The Federal Reserve Board announced on Friday (Feb. 5) that it has levied a $131 million penalty against HSBC North America Holdings and HSBC Finance Corp. tied to deficiencies in residential mortgage loan services and foreclosure processing. The board said in a statement that the penalties come in conjunction with “an agreement involving similar deficiencies” that HSBC announced that same day with a number of federal agencies and legal entities, including the U.S. Department of Justice and a number of state attorneys general.
As noted by the release, the penalty directed by the Fed remains the maximum sanctioned by the law, with the ability to be cured in the event the bank provides borrower assistance, remediation or funding for nonprofit housing counseling organizations. But if HSBC does not satisfy that full $131 million penalty amount in two years, any amount outstanding must be paid to the Treasury Department of the United States.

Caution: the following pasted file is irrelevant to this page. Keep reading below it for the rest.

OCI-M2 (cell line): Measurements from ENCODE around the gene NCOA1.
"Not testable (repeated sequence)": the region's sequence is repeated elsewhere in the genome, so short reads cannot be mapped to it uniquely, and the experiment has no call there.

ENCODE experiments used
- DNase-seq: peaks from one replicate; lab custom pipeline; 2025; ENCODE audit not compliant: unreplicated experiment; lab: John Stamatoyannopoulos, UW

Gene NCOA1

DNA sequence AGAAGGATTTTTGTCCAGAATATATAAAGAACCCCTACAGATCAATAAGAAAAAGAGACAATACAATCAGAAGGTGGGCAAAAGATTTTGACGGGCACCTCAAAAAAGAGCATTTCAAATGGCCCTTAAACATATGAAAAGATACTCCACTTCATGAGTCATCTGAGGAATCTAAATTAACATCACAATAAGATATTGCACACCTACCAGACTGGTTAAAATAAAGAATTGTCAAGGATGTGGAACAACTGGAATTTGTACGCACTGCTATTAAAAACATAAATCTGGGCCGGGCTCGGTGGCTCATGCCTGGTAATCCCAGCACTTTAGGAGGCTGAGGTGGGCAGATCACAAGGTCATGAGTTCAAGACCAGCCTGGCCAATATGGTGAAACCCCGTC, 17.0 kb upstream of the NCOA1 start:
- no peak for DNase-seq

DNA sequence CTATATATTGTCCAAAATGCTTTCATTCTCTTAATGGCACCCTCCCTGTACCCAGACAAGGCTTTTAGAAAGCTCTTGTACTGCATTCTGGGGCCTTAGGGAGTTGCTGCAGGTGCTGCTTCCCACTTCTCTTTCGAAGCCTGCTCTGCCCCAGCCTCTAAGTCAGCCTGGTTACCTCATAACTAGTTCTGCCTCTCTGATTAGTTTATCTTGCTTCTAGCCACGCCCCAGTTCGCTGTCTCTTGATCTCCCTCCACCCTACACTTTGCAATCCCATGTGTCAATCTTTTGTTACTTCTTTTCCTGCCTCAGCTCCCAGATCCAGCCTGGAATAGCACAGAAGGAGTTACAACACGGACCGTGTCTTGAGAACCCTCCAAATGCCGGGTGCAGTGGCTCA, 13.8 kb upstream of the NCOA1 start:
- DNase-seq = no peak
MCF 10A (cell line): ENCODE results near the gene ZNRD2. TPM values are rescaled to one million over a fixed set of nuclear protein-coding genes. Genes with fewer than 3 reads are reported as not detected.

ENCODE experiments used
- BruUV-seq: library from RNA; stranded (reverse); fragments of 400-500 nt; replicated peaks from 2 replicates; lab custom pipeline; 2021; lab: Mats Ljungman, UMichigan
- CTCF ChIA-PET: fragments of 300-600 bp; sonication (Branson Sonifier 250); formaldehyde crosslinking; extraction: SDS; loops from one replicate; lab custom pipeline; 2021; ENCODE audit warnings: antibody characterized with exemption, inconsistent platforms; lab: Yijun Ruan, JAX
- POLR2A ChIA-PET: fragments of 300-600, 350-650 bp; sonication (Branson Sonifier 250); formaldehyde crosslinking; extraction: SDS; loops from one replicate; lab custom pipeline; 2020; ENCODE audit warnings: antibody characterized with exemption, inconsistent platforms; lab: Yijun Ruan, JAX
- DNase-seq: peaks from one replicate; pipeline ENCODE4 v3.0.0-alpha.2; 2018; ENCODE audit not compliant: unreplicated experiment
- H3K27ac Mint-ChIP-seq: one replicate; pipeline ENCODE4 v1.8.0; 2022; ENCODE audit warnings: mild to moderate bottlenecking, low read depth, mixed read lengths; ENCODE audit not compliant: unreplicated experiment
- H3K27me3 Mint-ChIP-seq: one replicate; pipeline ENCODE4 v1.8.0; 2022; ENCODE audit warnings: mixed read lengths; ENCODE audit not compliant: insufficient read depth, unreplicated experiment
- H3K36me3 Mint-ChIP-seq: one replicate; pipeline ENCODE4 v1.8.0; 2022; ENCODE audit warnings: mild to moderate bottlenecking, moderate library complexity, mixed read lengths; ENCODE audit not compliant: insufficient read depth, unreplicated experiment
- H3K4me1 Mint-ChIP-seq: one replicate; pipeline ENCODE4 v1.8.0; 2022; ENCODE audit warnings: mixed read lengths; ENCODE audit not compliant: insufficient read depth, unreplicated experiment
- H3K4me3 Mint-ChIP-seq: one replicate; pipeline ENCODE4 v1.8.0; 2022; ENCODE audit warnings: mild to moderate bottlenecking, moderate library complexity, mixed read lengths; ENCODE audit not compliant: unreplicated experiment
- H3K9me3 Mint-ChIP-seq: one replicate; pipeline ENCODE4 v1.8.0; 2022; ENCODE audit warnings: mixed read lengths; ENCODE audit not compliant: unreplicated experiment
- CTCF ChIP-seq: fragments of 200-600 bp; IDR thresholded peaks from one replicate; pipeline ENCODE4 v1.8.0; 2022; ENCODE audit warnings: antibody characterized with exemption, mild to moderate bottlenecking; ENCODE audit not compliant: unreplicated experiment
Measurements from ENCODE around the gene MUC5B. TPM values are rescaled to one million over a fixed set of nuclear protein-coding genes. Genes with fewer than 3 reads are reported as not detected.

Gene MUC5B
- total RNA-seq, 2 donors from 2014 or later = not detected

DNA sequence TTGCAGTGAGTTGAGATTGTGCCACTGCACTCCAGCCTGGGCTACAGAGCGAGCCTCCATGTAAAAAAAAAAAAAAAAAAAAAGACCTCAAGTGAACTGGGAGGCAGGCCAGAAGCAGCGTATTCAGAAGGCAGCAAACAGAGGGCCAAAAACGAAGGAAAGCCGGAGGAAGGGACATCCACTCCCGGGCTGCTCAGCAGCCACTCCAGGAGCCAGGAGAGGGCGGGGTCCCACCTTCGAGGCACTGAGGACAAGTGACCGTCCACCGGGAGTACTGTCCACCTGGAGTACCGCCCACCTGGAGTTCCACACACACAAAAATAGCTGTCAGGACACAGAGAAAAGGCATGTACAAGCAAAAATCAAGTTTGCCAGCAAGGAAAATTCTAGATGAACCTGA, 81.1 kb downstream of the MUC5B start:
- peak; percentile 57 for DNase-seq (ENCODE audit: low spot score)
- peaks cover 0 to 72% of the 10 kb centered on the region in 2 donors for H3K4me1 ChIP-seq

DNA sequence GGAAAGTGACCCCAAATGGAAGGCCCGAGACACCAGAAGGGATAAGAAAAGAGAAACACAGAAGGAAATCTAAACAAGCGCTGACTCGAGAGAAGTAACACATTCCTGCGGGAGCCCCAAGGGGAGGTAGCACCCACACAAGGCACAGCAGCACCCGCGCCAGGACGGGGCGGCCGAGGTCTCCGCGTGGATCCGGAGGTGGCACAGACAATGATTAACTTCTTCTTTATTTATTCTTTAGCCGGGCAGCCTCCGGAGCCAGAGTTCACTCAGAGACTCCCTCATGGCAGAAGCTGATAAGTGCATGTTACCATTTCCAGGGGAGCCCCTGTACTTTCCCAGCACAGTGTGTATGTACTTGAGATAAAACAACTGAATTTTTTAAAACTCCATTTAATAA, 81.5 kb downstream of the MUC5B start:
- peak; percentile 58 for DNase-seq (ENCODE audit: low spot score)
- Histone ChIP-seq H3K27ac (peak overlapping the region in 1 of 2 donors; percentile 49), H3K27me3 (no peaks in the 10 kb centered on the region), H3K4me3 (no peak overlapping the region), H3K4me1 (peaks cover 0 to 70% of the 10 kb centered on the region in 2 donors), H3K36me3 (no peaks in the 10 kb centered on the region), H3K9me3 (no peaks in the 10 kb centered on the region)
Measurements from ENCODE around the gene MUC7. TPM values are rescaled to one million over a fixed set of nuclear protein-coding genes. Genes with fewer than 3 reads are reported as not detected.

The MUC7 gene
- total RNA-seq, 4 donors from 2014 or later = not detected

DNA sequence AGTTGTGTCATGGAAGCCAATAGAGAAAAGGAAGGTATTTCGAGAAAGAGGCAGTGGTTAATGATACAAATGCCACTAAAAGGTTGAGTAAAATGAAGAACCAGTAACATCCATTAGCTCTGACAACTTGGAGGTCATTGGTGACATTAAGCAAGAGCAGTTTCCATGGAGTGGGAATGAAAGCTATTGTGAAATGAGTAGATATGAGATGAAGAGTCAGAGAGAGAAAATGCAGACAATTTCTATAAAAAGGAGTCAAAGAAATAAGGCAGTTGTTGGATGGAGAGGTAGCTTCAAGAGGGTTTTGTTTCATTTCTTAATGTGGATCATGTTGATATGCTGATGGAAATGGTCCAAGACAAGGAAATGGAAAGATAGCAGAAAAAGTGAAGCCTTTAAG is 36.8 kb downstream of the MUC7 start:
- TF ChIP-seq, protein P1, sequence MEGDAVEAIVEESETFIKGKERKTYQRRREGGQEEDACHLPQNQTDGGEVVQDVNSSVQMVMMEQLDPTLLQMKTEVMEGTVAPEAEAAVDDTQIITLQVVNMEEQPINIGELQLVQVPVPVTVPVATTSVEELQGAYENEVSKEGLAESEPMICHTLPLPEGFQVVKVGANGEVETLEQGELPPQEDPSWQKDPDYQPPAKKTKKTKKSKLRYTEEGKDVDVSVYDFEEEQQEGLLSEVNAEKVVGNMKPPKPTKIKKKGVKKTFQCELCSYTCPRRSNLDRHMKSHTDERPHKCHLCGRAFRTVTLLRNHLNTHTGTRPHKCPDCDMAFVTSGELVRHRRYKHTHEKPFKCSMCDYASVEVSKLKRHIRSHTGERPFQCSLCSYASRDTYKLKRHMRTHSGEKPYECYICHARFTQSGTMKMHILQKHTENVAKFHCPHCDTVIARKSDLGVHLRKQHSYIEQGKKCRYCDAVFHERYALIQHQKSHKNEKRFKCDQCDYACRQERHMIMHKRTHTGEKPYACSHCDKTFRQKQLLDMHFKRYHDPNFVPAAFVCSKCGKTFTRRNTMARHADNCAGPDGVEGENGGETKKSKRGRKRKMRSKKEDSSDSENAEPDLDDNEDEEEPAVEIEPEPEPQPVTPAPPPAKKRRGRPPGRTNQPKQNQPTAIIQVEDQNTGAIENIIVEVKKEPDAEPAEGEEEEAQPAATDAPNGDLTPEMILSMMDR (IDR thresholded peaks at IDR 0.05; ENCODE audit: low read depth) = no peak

The Federal Reserve Board made mention in its release that the terms of the monetary fine are similar to fines that were part of penalties issued by the entity in Feb. 2012 and July 2014 against a number of other mortgage servicing organizations; those firms also reached agreements with the U.S. Department of Justice and attorneys general of different states. Specifically, as pertains to HSBC, the Federal Reserve Board said that, in April 2011, it issued an enforcement action against the company in order to correct servicing and foreclosure-related deficiencies. That particular action was among 14 issued that year against mortgage servicers or their parent companies overseen by the board, with alleged actions of “unsafe and unsound practices” related to residential mortgage loan servicing or foreclosures, the board noted.